Dead Men Don't Wear Plaid Vhs CoverDead Men Don't Wear Plaid Vhs CoverDead Men Don't Wear Plaid Vhs Cover
Cover Title
Dead Men Don't Wear Plaid
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Dead Men Don't Wear Plaid (1982)
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Videonut324 on 08/13/2013
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Laugh... or I'll blow your lips off!

In this post-modernist exercise, star/writer Steve Martin and director Carl Reiner spoof the film noir yarns of the '40s with Martin playing gumshoe Rigby Reardon, who interacts with a legion of Hollywood greats -- including Humphrey Bogart, Kirk Douglas, Burt Lancaster, Edward Arnold, Barbara Stanwyck, Ingrid Bergman, Veronica Lake, Bette Davis, Lana Turner and Joan Crawford -- in a succession of intercut clips from seventeen vintage Hollywood films. Rigby is a low-rent detective (his fee is $10 per day) sitting in his office, waiting for something to happen. That something happens when the voluptuous Juliet Forrest (Rachel Ward) arrives in his office and faints dead away at the sight of a newspaper that reports on her father's death in a car accident. Juliet is convinced that her father was murdered and offers Rigby $200 to investigate. Upon searching Mr. Forrest's office, he comes upon a list of names under the headings "The Friends and Enemies of Carlotta." As the two delve deeper into the mystery and its requisite deceptions, they encounter an "exterminator," Juliet's surly Nazi butler, Field Marshal Von Kluck (Carl Reiner) and an overly helpful Mexican friend, Carlos Rodriguez (Reni Santoni). ~

Dead Men Don't Wear Plaid is a 1982 comedy-mystery film directed by Carl Reiner. Starring Steve Martin and Rachel Ward, the film is both a parody of, and an homage to, film noir and the pulp detective movies of the 1940s.
Edited by Bud Molin, Dead Men Don't Wear Plaid is a collage film incorporating clips from 18 different vintage films. They are combined with more recent footage of Martin and other actors similarly shot in black-and-white, with the result that the original dialogue and acting of the classic films have now become part of a completely different story.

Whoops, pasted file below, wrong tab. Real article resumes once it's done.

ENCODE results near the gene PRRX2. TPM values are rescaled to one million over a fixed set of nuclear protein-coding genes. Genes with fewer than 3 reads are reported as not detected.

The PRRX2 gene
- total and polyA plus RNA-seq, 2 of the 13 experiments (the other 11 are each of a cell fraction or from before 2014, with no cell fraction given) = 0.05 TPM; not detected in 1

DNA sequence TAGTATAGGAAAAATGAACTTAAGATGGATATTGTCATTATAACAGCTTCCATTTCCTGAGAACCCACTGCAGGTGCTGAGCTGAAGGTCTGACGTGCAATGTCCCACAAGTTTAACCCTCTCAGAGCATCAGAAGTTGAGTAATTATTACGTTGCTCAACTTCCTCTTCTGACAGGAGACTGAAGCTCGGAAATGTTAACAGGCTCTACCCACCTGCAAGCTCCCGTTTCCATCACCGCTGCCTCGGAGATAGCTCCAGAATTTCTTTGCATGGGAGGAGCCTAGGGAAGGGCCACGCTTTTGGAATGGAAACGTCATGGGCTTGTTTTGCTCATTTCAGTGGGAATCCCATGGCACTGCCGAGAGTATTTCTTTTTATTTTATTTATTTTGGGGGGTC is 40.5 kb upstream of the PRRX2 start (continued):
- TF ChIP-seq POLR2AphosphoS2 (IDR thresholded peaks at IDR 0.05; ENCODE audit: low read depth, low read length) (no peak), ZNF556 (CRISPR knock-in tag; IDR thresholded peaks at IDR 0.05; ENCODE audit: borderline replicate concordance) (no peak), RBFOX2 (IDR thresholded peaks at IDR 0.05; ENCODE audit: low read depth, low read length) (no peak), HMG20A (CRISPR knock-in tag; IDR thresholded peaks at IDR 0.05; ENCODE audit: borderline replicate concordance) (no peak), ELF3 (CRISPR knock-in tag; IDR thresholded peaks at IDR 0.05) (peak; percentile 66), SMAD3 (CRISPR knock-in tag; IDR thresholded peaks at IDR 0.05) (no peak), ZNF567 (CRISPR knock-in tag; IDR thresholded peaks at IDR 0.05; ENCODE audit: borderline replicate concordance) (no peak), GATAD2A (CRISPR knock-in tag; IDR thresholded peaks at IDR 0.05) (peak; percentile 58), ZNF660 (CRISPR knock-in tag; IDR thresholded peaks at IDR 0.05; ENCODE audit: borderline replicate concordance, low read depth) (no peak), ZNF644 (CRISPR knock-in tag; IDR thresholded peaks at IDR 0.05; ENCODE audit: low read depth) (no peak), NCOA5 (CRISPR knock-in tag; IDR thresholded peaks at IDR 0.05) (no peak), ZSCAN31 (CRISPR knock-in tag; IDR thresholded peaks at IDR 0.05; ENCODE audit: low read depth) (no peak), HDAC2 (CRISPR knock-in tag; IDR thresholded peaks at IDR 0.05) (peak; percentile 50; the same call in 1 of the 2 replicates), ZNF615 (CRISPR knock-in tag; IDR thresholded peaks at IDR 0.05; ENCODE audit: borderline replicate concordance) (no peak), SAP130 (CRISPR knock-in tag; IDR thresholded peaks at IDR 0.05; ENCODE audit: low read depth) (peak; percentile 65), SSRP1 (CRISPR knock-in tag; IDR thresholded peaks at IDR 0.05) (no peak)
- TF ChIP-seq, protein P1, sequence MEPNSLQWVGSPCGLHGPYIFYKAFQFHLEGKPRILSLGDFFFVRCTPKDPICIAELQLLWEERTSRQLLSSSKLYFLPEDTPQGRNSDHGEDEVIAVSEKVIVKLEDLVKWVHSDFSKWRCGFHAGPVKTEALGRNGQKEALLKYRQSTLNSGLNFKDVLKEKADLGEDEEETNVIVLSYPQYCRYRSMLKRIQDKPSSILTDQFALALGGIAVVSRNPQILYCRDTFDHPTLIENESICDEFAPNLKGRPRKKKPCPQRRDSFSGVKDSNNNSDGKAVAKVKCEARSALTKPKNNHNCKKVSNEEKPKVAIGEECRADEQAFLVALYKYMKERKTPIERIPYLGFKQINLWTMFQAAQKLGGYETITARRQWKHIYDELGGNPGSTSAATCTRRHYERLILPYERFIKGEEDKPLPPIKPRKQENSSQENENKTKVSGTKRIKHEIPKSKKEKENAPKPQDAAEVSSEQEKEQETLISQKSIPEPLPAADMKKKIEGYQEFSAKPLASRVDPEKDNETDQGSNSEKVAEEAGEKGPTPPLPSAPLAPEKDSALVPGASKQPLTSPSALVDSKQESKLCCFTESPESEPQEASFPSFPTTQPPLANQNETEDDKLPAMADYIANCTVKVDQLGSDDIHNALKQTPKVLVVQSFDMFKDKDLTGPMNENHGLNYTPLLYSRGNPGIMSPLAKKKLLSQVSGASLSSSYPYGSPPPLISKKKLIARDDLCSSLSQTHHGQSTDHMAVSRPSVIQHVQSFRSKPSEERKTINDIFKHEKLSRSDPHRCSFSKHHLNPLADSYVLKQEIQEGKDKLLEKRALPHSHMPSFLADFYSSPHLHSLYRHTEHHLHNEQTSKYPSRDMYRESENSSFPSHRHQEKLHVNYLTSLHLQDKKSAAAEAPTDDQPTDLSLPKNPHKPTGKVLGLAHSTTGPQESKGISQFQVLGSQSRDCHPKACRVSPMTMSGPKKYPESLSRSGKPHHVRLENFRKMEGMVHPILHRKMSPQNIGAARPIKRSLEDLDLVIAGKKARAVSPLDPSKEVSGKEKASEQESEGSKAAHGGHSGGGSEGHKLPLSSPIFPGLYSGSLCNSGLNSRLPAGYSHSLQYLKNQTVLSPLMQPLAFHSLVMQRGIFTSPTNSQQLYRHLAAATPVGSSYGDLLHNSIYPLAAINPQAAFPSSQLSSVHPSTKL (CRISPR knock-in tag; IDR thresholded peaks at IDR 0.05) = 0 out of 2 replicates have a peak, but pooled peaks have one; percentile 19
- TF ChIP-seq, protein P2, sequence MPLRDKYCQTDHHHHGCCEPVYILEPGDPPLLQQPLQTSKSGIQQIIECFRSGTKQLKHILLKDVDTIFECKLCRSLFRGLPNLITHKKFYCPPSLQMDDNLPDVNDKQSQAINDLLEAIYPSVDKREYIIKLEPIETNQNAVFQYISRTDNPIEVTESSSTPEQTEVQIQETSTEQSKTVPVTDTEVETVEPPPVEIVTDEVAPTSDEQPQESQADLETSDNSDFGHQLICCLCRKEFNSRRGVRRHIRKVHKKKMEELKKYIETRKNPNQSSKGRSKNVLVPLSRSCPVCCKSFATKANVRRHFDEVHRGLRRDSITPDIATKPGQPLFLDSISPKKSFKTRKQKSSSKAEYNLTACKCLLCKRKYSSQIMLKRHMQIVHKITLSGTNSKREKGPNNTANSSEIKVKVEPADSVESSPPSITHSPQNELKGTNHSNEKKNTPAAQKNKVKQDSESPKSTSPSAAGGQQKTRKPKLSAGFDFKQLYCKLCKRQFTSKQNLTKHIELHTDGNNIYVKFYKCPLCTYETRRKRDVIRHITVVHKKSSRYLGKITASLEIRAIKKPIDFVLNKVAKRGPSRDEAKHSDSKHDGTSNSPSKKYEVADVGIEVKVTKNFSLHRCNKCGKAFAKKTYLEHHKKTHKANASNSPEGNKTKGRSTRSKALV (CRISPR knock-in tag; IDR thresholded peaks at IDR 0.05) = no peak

Among the actors who appear from classic films are Edward Arnold, Ingrid Bergman, Humphrey Bogart, Wally Brown, James Cagney, William Conrad, Jeff Corey, Joan Crawford, Bette Davis, Brian Donlevy, Kirk Douglas, Ava Gardner, Cary Grant, Alan Ladd, Veronica Lake, Burt Lancaster, Charles Laughton, Charles McGraw, Fred MacMurray, John Miljan, Ray Milland, Edmund O'Brien, Vincent Price, Barbara Stanwyck, Lana Turner and Norma Varden.
This was the last film for both costume designer Edith Head and composer Miklós Rózsa.

The film holds a 77% "fresh" rating at the Internet criticism aggregation site, Rotten Tomatoes.[2] In his review for Newsweek magazine, David Ansen wrote, "A one joke movie? Perhaps, but it's such an engaging joke that anyone who loves old movies will find it irresistible. And anyone who loves Steve Martin will be fascinated by his sly performance, which is pitched exactly between the low comedy of The Jerk and the highbrow Brechtianisms of Pennies from Heaven."[3] Vincent Canby's review for The New York Times praised Martin's performance: "the film has an actor who's one of America's best sketch artists, a man blessed with a great sense of timing, who is also self-effacing enough to meet the most cockeyed demands of the material."[4] Time magazine's Richard Corliss wrote, "The gag works for a while, as Martin weaves his own plot-web into the 18 old movies, but pretty soon he's traveling on old good will and flop sweat".

Release Date: May 21, 1982

Distrib: Universal

Boxoffice: $18,196,170 2013: $50,503,700